By Rev. Jenn Tafel
It is important to share my context before I jump into blogging. I am ordained in the Swedenborgian Church of North America. I grew up in this tradition/denomination and the lineage on my father’s side can trace its ministerial roots in the tradition back to the early 19th Century—this tradition is in my DNA. It’s also in my RNA since there was a minister in this tradition on my mom’s side in the early 20th Century as well. The theology, while rich and complex, has evaded the current mainstream definition of Christianity, but Christian we are. In my tradition, we speak in a language referred to as “correspondences.” This language speaks to the spiritual root of nature and is at the core of Scripture. This means that we have a different understanding of the Bible. My understanding of this theology is that it emphasizes the healing and redemptive power of Christ. It is with this understanding that I choose to use my faith as a driving force for being an ally and advocate for the LGBTQ community.
I get asked the question, “Why would you intentionally put yourself (and career) on the line as an ally for the LGBTQ community?” I suppose for many people it doesn’t make sense. I’ve received hate mail and I sometimes stand alone at meeting after introducing myself as the religious advisor for a queer Christian campus ministry/student organization. These instances are few and far between, but they happen. They remind me not to lose focus on the purpose or core of my calling.
The story from Scripture that I’ve been meditating on lately is the parable of the lost sheep (Luke 15: 1-10). As I meditate on this story, I see how the vision of my call to ministry has shifted from when I was first ordained. When I was ordained (2007), I was in the process of helping a group of local Swedenborgians in the Lansing area become recognized as a ministry or society within the Swedenborgian denomination. Since that time, the group has shifted along with the programming of the ministry. Our current focus is on youth ministry and the campus ministry. The focus is different because the people and needs are different.
The people who participate in the congregation and campus ministry may not consider themselves “lost sheep” and I would be the last one to use labels. As I mentioned earlier in defining my context, I read Scripture through a different lens than most. This parable references a touchy subject, “sinners” in the text. There are plenty of definitions used to define “sinner.” However, on a deeper level, the inner meaning of sheep refers to the state of innocence at our core and the lost sheep is specifically referencing our affections or loves (not talking about relationships) that reflect this innocent state. An example of this affection or love could be the desire to help others or the desire to be creative. One interpretation is that the lost sheep speaks to the lost affection of innocent trust of the Divine.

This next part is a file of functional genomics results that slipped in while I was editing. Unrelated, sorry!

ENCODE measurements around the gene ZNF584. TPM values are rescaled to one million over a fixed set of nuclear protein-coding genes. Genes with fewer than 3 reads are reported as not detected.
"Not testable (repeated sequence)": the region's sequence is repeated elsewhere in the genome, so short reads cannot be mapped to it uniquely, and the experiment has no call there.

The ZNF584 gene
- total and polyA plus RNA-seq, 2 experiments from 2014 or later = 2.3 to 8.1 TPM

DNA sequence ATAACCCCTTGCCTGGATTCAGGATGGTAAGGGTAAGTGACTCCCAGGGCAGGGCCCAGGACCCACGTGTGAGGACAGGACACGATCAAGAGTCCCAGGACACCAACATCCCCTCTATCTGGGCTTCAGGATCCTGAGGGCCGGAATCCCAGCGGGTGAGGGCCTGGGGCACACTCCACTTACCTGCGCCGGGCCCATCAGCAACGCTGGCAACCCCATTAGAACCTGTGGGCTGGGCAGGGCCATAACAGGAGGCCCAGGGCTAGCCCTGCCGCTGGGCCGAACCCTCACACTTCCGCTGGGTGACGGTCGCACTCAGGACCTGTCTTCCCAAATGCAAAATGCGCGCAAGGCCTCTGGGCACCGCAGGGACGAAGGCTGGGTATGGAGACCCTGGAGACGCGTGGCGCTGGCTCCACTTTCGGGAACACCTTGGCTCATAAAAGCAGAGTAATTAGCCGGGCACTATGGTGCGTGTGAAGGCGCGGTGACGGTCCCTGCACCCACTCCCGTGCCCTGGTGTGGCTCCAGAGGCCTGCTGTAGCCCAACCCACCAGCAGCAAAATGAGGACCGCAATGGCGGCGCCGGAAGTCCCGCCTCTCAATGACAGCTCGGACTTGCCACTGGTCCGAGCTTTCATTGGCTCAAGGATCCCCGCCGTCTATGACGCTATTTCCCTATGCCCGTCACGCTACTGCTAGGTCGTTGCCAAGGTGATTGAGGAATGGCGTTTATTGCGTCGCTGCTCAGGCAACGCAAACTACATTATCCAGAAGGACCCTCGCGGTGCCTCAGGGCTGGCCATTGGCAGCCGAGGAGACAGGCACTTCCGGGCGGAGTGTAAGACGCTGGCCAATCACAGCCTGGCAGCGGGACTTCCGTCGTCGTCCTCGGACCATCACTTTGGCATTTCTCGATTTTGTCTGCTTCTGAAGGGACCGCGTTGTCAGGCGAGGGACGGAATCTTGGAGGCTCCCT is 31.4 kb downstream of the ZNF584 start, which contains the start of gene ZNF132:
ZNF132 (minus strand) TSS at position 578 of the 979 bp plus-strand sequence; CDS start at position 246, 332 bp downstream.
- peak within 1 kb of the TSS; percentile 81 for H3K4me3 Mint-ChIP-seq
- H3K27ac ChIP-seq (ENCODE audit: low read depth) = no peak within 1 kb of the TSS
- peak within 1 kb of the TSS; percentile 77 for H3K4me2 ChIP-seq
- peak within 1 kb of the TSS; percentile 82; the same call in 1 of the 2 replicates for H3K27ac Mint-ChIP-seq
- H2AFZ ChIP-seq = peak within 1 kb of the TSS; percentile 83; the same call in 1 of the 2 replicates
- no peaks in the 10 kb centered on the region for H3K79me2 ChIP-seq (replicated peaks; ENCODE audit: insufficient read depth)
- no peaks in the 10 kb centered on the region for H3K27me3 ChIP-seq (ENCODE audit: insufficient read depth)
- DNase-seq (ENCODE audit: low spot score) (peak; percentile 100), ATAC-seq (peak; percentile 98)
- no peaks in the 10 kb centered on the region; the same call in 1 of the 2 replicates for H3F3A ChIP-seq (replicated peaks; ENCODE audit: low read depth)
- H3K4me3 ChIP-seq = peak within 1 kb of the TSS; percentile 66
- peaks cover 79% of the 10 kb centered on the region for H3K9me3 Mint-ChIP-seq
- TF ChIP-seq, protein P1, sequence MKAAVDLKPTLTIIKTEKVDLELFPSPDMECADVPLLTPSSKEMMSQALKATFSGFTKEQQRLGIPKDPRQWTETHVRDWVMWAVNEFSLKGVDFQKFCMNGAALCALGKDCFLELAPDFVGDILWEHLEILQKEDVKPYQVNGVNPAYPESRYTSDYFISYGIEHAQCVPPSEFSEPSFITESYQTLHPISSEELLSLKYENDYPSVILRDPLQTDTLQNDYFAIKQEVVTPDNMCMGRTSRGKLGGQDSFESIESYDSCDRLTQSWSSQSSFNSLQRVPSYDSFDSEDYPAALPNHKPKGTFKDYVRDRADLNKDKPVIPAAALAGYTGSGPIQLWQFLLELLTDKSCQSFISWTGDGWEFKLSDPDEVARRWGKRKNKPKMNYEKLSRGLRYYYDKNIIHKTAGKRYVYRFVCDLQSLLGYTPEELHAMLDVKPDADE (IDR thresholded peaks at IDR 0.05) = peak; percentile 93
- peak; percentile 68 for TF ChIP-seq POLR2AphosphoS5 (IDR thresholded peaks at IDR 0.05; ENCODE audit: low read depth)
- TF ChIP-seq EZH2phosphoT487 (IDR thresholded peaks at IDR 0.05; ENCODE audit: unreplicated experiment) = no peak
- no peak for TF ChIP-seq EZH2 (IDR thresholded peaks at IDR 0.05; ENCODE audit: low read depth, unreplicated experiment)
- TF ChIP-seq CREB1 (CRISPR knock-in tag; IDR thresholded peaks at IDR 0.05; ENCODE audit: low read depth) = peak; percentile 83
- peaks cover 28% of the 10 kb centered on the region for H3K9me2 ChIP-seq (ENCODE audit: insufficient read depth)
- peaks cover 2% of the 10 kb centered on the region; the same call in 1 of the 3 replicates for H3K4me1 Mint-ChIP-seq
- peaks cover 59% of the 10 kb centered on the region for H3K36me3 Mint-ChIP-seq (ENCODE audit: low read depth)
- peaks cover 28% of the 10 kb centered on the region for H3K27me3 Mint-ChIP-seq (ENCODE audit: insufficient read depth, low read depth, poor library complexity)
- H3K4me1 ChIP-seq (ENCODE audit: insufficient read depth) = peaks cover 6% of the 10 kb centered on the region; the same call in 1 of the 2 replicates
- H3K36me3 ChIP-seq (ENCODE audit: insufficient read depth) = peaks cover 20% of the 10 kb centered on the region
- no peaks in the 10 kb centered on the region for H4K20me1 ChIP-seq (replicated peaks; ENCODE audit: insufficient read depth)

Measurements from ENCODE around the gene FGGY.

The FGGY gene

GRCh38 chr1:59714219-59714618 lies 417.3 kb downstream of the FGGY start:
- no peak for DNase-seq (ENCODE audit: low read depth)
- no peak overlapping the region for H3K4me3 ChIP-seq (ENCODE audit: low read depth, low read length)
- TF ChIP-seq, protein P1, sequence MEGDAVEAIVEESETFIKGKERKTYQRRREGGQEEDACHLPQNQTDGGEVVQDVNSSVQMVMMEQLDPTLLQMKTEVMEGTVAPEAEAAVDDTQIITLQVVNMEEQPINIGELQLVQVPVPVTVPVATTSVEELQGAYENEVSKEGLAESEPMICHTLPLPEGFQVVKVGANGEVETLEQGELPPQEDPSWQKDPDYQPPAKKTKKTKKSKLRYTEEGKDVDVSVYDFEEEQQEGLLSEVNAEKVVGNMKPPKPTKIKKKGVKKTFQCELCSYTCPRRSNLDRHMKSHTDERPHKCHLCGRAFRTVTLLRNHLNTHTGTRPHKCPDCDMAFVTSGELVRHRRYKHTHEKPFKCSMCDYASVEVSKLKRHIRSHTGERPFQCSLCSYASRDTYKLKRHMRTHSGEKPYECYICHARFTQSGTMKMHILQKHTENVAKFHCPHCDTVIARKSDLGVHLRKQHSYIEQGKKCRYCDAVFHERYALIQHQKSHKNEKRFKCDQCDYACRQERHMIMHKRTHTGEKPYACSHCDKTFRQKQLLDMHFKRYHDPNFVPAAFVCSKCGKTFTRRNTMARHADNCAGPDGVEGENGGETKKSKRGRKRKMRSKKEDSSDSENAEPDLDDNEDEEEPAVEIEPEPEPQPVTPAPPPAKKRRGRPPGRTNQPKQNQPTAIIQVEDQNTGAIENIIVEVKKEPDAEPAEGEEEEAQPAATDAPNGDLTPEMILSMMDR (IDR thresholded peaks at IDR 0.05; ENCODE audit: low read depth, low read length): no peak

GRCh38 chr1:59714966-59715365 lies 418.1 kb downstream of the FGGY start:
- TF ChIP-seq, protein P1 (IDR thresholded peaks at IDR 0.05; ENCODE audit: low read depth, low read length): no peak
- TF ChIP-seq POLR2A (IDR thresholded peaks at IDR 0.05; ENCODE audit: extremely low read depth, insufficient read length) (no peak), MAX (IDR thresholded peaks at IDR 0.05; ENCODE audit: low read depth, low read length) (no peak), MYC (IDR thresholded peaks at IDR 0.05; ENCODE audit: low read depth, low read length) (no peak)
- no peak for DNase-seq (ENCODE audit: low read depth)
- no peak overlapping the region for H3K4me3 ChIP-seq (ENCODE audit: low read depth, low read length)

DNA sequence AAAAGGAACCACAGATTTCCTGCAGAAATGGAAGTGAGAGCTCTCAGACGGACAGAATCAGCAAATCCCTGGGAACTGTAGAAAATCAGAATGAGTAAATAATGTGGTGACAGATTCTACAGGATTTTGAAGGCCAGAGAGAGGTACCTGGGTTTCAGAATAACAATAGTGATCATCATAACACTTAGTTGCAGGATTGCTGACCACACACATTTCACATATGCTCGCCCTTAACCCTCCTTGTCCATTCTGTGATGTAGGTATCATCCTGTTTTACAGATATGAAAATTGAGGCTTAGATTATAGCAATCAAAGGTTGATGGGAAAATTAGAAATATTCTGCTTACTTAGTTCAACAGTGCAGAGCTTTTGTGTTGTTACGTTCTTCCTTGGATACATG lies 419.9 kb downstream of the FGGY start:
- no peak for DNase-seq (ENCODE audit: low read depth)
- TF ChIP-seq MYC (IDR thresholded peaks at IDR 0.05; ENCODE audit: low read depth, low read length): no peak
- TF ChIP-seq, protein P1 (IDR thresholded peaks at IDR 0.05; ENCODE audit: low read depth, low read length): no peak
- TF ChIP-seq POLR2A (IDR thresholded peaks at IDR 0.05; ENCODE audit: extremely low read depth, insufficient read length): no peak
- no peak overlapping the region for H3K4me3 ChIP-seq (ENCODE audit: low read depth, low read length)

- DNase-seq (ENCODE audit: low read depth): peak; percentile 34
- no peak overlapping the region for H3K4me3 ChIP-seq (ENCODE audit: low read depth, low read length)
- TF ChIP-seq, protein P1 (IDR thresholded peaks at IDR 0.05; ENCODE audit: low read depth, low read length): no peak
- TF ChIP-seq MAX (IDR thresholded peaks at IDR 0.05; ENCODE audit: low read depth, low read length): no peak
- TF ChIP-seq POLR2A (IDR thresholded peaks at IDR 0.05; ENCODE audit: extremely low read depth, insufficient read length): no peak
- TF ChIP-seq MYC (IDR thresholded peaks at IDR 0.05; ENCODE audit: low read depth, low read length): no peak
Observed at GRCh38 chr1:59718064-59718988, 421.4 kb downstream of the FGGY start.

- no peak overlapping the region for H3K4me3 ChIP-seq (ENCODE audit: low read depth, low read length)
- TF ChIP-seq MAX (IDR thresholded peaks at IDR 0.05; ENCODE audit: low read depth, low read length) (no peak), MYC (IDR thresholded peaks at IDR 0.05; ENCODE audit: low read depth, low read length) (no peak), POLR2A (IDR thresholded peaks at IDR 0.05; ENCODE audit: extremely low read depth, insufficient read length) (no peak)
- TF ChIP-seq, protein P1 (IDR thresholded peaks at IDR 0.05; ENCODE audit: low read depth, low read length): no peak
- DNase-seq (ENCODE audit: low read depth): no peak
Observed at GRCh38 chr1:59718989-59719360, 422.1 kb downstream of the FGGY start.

With this understanding of the parable, I see my role as ally-clergy as providing and/or maintaining space for those who seek to reclaim this innocent trust in God. Many of us can identify with this lost innocence. We live in a culture that often doesn’t support it since we can’t openly share our belief in God (from whatever religious context) in our daily routines. Though, many of us would use the language of “being led” to people, situations, careers, schools, etc. At the same time, there are many in the LGBTQ community who are not welcome in worship settings, able to become members of a church, are turned away from the Sacrament of Holy Supper, and are unable to be married or ordained. Where can the innocent trust in God be nurtured in such environments? It is in safe-space that we can find community, meditate, sing a new song, give praise to a loving God, pray, love the person I am called to love, seek and receive wholeness, and reclaim what needs to be reclaimed.
The biblical passage used for the charter of the group is Romans 8:38-39, “For I am certain that neither death nor life, neither angels nor demons, neither the present nor the future, neither heights nor depths—nor anything else in all creation—will be able to separate us from the love of God that comes to us in Christ Jesus, —our Savior.”
It is my desire to lift up the healing and redemptive power of Christ also known as Christ-consciousness, to create and maintain safe-space for reclaiming our wholeness as created by God, and remove any form of separation (both real and perceived) from God who loves us. It is through the passages from Luke and Romans that highlight and emphasize my calling and renewed vision of ministry. It is in this context when asked the question, “Why would you intentionally put yourself (and career) on the line as an ally for the LGBTQ community?” that I answer, “Why wouldn’t I?”